Peter Orszag, “Why are so many college graduates driving taxis?” Bloomberg[, a publication I don’t regularly read, so you’re getting the Japan Times syndicated version.]
B.H. Obama’s former budgeteer writes:
[D]emand for cognitive skills associated with higher education, after rising sharply until 2000, has since been in decline … This reversal in demand has caused high-skilled workers to accept lower-level jobs, pushing lower-skilled people even further down the occupational ladder or out of work altogether.
The employment rate in “cognitive” occupations — managerial, professional and technical jobs — increased markedly from 1980 to 2000, their research found, but it has since stagnated, even as the supply of skilled workers has continued to grow.
What has changed?
Just to note, a glut in college-educated workers can’t create unemployment for non-college-educated workers (or anyone else) because of the lump of labor fallacy. The real problem—and I don’t see a lot of economists admitting this—is that the U.S. never really recovered from the Dotcom bust.
Notice that the peak is at 2000. Given that most of the growth after that was construction of houses on overpriced desert real estate, there isn’t much of a reason to see increased demand in cognitive skills.
[A]n excess of skilled workers has led them into the “routine” job market — such as sales and clerical jobs — reducing wages there and pushing less skilled workers into “manual” jobs in construction, farming and so on.
What’s puzzling here is that it seems inconsistent with evidence that the wage premium enjoyed by college graduates has persisted … the earnings premium for college graduates has risen substantially over the past several decades and that investment in college “appears to pay off for both the average and marginal student.”
The “weight” of the wage premium diminishes as the proportion of higher-educated people in the population increases. Also, to say that college appears to pay off for the marginal student is self-evidently false if you’re also saying that they’re driving taxis. Third, there are plenty of unemployed college grads out there.
The still-strong earnings premium strongly suggests that the demand for skill has not collapsed. After all, if cognitive skills became less valuable in the labor market, wouldn’t one expect wages to fall more for college graduates than for others?
Maybe it’s demand for signaling value in human capital-intensive industries, not skills. There are a lot of people whose high incomes are due to rich people’s willingness to pay them lots of money because they went to elite universities. Plenty of CEOs and finance types are paid quite a bit to produce very little.
The cold comfort I can offer is this: Going to college may still be worthwhile — if not to be sure of qualifying for skilled jobs, then at least to avoid the even worse prospects of those who don’t get a degree.
Orszag’s closer is what makes his editorial repugnant, which is pretty impressive because he was doing better than most until then. High school students would be well-advised to not go to college (and take out student loans) just to qualify for jobs they can already do. They probably won’t enjoy the experience, and those who are unprepared will likely flunk out at a total loss. Maybe Orszag, a chairman at bailed-out Citibank and Distinguished Scholar at NYU’s law school, could do something that would help the poor, like advocating full employment instead of wealth transfers to universities.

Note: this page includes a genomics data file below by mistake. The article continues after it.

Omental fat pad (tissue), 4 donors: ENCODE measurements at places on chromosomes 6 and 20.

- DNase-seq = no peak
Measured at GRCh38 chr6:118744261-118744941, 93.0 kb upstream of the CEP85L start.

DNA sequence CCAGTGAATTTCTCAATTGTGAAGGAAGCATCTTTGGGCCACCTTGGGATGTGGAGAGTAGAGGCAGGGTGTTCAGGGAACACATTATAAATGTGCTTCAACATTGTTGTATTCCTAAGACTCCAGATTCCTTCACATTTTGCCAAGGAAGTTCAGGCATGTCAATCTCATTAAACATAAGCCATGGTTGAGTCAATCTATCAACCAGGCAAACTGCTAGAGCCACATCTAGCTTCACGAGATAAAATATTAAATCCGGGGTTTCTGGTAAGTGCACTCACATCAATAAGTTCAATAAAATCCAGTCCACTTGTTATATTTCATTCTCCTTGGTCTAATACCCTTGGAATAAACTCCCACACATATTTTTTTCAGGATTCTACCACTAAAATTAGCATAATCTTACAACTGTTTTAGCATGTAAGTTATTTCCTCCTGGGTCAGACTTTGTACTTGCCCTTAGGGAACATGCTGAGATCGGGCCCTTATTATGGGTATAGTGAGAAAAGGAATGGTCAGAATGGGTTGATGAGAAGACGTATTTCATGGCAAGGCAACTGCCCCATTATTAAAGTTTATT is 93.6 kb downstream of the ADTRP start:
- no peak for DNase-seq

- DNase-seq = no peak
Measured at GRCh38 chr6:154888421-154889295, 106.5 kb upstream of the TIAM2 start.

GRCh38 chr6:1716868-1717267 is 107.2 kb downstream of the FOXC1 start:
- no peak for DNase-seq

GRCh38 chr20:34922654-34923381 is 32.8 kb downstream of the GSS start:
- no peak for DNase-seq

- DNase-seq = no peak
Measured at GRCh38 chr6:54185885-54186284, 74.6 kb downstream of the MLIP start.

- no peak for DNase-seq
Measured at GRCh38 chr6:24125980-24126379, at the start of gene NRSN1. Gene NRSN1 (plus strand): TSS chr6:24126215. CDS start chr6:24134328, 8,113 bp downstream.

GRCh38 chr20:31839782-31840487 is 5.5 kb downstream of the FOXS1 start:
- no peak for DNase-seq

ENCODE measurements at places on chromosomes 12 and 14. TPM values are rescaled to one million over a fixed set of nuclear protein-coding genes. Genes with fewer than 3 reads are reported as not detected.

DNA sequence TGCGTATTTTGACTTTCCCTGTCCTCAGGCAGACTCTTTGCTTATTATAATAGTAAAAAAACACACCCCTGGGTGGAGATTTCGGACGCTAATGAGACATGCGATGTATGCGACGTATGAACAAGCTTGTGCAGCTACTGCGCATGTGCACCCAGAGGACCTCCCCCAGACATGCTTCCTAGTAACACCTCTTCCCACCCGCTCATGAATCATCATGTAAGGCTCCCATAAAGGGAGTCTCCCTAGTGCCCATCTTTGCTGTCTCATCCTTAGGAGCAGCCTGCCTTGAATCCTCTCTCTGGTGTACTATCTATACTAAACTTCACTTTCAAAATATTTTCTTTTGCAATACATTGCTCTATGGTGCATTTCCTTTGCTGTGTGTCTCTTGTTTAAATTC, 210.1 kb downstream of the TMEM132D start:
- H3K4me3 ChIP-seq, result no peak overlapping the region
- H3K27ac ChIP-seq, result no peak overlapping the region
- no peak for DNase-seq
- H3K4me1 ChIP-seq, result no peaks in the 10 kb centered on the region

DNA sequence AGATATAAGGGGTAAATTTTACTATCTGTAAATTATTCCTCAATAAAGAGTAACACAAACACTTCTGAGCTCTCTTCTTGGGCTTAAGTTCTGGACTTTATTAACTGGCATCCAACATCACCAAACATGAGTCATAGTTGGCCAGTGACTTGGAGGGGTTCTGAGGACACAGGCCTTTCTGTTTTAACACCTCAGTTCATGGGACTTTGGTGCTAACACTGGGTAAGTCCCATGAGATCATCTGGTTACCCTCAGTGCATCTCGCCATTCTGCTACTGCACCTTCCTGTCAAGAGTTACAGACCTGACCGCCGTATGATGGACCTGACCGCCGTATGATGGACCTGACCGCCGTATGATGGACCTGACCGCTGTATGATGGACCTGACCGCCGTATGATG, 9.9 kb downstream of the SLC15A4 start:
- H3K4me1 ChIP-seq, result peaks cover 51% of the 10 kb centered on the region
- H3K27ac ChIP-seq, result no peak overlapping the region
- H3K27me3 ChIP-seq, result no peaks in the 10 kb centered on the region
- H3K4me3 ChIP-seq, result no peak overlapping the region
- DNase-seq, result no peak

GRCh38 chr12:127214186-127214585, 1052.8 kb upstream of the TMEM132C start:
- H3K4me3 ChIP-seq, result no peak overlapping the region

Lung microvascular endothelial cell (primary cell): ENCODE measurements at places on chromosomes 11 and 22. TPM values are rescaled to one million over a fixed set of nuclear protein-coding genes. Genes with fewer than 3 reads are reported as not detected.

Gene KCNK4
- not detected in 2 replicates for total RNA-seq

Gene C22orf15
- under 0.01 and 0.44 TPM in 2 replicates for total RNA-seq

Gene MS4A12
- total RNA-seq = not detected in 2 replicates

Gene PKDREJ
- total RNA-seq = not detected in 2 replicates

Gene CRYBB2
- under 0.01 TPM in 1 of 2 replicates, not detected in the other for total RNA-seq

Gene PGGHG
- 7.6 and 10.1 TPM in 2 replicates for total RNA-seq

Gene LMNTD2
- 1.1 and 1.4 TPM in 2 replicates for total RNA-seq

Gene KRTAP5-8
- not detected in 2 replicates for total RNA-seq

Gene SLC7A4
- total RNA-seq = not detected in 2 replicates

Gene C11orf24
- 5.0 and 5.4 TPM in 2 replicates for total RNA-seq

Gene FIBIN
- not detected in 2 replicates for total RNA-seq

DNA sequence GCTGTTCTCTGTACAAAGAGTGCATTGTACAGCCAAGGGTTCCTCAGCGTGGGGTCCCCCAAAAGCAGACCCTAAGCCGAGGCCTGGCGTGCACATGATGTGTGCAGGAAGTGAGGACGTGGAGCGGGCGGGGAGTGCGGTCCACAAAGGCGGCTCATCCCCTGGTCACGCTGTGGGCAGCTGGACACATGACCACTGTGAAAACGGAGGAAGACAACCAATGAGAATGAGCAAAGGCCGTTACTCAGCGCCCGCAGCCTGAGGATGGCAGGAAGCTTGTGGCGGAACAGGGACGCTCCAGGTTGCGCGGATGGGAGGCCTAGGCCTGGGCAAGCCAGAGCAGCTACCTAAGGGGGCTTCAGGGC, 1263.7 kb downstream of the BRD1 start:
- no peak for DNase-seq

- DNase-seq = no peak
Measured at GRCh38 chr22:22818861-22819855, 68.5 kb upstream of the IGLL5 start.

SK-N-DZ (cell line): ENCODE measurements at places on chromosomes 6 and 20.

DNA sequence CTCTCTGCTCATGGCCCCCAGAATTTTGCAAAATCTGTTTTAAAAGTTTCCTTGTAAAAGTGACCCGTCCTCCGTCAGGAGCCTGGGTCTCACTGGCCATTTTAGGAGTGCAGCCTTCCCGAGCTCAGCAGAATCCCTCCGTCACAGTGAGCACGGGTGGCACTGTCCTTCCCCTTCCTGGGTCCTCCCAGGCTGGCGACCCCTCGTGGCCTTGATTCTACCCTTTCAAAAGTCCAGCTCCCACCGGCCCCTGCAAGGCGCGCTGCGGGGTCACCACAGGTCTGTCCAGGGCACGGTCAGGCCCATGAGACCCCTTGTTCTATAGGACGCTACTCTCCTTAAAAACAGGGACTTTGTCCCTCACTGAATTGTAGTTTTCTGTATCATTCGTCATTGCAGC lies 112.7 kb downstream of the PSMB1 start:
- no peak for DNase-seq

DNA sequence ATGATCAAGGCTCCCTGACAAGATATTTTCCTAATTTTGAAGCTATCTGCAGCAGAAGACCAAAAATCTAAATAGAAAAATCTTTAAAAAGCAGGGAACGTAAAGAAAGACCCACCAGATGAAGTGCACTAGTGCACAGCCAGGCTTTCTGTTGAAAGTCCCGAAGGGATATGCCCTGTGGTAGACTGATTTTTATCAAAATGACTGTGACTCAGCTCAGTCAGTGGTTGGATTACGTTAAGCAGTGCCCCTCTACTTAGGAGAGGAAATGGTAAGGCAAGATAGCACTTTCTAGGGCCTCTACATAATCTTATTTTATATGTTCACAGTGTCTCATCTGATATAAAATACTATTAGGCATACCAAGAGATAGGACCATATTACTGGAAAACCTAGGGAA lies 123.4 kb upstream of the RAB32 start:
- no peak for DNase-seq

Jaison R. Abel and Richard Deitz, “Just Released: Are Recent College Graduates Finding Good Jobs?” Federal Reserve Bank of New York.
The authors gave a press briefing that is unavailable here, but they have a few quotes.
In our presentation, we show that both unemployment and underemployment for young graduates are in fact higher now compared to, say, a decade ago. At the same time, however, we show that it is not unusual for newly minted college graduates to take some time to transition into the labor market and find jobs that utilize their education. In other words, young graduates typically have relatively high unemployment and underemployment rates as they start their careers, but those rates drop pretty rapidly by the time they hit their late twenties.
This does not fill me with warm fuzzies about the college premium argument.
[T]hose with degrees in majors that provide technical training, such as “Engineering” and “Math & Computers,” or in those that are geared toward growing parts of the economy, such as “Education” and “Health,” have tended to do pretty well when compared to the rest of the pack. At the other end of the spectrum, those with a “Liberal Arts” or “Leisure & Hospitality” major tend to have lower wages, higher unemployment, and higher underemployment.
Ouch. It gets worse when you think about how regressively universities charge based on majors. Engineering and math require some significant equipment for classes, but liberal arts just require classrooms and instructors. Although there’s plenty of program bloat going on, one problem with liberal arts is that they subsidize the programs that lead to jobs, making campaigns to charge liberal arts majors more for tuition akin to a sin tax. The more you tax it, the less it occurs, and the less revenue you get. If students were charged the marginal cost of supplying their majors (and it also wasn’t spent on coaches), then liberal arts would cost less and mightn’t be so derided.